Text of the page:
How resilient are your vegetables in weird weather?

An expert offers advice on how to make your veg plants tougher.

(Alamy Stock Photo)

Vegetable growers may be lamenting the weird winter – warm and cold, wet and windy, incessant rain, consistently unpredictable.

“There’s no longer seasonality as we were previously used to,” says Kim Stoddart, author of The Climate Change-Resilient Vegetable Garden, a new book which outlines a clear path toward building resilience in your vegetable plants and your soil.

Editor of Amateur Gardening magazine, Stoddart runs courses on climate change-savvy growing from her training gardens in west Wales. She says: “Weather systems are getting stuck. We’ve just had a very long period of rain over winter, so there are challenges of extreme [weather] for plants, for wildlife and for gardeners.

“There’s a much greater risk of pests and disease with this erratic weather. For example, with warmer, milder, wetter winters there’s more opportunity for pests to overwinter.

“There’s also more opportunity for more breeding from said pests and we are also getting invasive species moving in,” she adds. “This, combined with the fact that some varieties are struggling and becoming weakened, means that having a healthy garden is key.”

Here’s how to make your plants more resilient.

Avoid mollycoddling to help plants toughen up

Don’t overwater your plants
Don’t overwater your plants (Alamy Stock Photo)

“There’s lots of research around this idea that we tend to overwater and overfeed our plants and because of that they get lazy and don’t dig deeper with their roots to seek out the potential gain they can have from the amazing resilience that’s below our feet in the soil,” she says.

“If you have ‘no dig’ soil that is well mulched and a rich, fertile composition, then the likes of mycorrhizal fungi can help them find food and water. Plants that are watered less and treated in a slightly less pampered capacity become more resilient.”

Survival may depend on regions

See what others are growing successfully
See what others are growing successfully (Alamy Stock Photo)

A lot of vegetable resilience depends on where you live, she continues. “We need to work together within our communities, reaching out to local gardening groups to see what works well in your locality, going to seed swapping events, all that is very important – and fun.”

Soil management is vital

“The idea of ‘no dig’ is now very commonly known, but you need to really look after the soil, mulching well. For example, during periods of drought, make the soil the best it can be, which will help afford further resilience to your plants,” she says.

Saving seeds from the plants that have fared well against extreme weather can also help build resilience, she adds.

Crops which may withstand our erratic weather include:


Perennials, which come back year after year, are an obvious choice, says Stoddart. “They are longer-lasting in nature and can develop deeper, wider-ranging root structures and are arguably more able cope with extreme weather, including drought, because the roots are far-reaching and can find food and water.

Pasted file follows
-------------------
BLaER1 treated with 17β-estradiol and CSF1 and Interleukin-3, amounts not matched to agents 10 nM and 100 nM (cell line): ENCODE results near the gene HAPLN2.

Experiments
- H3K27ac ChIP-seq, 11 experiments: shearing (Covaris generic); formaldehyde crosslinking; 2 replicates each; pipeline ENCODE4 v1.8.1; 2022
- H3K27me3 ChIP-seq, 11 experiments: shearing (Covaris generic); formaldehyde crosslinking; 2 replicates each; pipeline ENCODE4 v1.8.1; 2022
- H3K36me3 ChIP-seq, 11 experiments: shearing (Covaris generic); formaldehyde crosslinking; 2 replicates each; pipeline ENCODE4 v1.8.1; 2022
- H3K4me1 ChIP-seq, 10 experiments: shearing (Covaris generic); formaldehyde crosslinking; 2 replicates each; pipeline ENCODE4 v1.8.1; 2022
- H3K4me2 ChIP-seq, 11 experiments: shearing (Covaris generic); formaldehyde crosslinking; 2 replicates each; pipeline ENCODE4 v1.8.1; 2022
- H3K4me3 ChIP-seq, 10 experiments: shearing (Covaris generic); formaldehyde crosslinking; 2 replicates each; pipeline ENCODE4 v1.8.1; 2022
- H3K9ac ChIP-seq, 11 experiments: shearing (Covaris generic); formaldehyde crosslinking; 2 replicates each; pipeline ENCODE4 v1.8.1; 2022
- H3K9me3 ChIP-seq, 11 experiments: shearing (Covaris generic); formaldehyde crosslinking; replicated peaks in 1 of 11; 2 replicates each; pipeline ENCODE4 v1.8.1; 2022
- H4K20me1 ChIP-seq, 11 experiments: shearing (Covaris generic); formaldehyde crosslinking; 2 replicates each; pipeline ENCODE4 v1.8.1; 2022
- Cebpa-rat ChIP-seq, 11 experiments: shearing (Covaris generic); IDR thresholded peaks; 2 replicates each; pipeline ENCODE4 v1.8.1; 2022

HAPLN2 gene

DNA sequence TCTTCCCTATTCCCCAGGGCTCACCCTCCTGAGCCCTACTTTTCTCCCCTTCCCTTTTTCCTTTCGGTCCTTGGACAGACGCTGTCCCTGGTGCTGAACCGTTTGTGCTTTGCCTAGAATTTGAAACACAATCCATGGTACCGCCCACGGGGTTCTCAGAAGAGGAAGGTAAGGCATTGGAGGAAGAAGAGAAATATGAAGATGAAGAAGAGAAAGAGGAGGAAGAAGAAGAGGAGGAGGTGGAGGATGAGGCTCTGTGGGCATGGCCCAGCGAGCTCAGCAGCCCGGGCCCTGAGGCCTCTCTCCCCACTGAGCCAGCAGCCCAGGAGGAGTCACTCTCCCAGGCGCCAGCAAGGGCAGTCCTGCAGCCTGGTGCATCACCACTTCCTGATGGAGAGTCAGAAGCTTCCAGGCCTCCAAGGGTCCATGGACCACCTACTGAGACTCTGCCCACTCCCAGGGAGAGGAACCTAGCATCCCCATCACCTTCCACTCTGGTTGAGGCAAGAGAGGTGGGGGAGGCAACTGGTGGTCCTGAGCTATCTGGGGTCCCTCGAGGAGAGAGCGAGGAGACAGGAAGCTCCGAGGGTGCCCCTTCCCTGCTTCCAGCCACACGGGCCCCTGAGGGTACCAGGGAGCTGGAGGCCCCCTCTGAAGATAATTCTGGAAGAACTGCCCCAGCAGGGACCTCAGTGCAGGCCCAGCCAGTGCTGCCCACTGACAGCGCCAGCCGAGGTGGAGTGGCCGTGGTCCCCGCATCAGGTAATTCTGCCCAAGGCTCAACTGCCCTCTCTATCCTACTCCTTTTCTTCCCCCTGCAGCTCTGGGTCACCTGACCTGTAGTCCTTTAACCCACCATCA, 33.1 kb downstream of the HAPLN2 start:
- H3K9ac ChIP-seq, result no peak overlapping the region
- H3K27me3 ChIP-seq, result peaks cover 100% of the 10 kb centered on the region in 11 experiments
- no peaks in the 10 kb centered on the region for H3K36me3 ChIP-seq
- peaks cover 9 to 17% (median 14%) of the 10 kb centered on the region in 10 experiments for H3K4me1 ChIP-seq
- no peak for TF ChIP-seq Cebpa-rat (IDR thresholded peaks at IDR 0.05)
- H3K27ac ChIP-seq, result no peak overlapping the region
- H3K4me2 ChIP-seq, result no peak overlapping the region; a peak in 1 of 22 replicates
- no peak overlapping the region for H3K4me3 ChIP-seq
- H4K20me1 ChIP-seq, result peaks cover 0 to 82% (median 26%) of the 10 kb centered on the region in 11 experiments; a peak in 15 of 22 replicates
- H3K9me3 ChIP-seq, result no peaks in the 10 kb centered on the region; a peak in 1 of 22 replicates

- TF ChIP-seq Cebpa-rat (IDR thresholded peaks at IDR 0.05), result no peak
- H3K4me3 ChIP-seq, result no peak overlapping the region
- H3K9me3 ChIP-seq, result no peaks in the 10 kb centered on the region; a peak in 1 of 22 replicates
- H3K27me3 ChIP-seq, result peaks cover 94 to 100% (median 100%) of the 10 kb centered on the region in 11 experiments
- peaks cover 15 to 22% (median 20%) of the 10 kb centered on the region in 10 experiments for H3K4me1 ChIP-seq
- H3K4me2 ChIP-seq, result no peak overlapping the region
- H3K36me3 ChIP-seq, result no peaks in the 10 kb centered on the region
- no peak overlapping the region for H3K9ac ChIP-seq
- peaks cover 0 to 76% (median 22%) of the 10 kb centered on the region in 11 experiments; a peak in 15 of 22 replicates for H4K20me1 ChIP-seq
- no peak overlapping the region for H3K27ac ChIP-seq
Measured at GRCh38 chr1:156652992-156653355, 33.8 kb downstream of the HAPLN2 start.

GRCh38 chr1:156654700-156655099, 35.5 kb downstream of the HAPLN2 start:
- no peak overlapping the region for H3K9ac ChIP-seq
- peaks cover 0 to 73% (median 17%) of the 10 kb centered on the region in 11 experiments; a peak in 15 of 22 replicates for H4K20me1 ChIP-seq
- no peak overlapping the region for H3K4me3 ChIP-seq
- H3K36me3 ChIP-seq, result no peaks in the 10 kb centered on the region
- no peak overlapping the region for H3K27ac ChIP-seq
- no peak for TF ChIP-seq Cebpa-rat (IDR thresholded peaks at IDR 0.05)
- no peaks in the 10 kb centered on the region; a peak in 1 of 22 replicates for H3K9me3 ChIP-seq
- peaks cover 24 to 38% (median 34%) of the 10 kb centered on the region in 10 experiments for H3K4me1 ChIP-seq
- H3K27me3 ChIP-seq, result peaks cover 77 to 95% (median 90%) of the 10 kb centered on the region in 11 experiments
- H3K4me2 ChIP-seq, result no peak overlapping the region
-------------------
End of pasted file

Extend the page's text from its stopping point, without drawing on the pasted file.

“They may merge with mycorrhizal fungi and fungal networks to help them find food and water.”


“This is a very popular permaculture plant and one that I think gardeners are becoming more aware of, but you can grow it easily from seed.

“It’s a really resilient crop which is great to use in-between other plants and as ground cover. You can pick the leaves and eat them like spinach. You can also harvest the seed and use it like quinoa.

“It’s very pretty as well so you can plant it in flowerbeds. The leaves are a russet-red. It also self seeds. I’ve had it in my training gardens, where I’ve had extreme drought and my water supply has run down to 10 gallons a day, which is hardly anything. I found that using it as ground cover in my polytunnels enabled a lot of my plants to survive because the amaranth helps protect the soil and the plants.”

Jerusalem artichoke

(Alamy Stock Photo)

These perennials produce delicious tubers which are pre-biotic in nature and help to feed the healthy gut bacteria in your stomach, she says. “They can be used as a windbreak in the vegetable garden, are easy to grow and you won’t harvest all the tubers so they will grow back.”

Crystal lemon cucumber

“This is a ball-shaped cucumber, lemon in colour, which is easy to buy. Cucumbers have exacting watering requirements and I’ve tried lots of different varieties over the years but crystal lemon cucumber is so resilient. You can even allow it to trail along the ground and it will grow in a sort of semi-wild capacity, is hugely productive and delicious.”

Start the seeds off indoors, as you would with other varieties of cucumber. It lends itself very well to pickles and preserves, Stoddart says. Plant it with flowering herbs like sage, thyme and lemon balm, to help attract pollinators.

The Climate Change-Resilient Vegetable Garden by Kim Stoddart is published by Cool Springs Press on February 29 in paperback, price £22.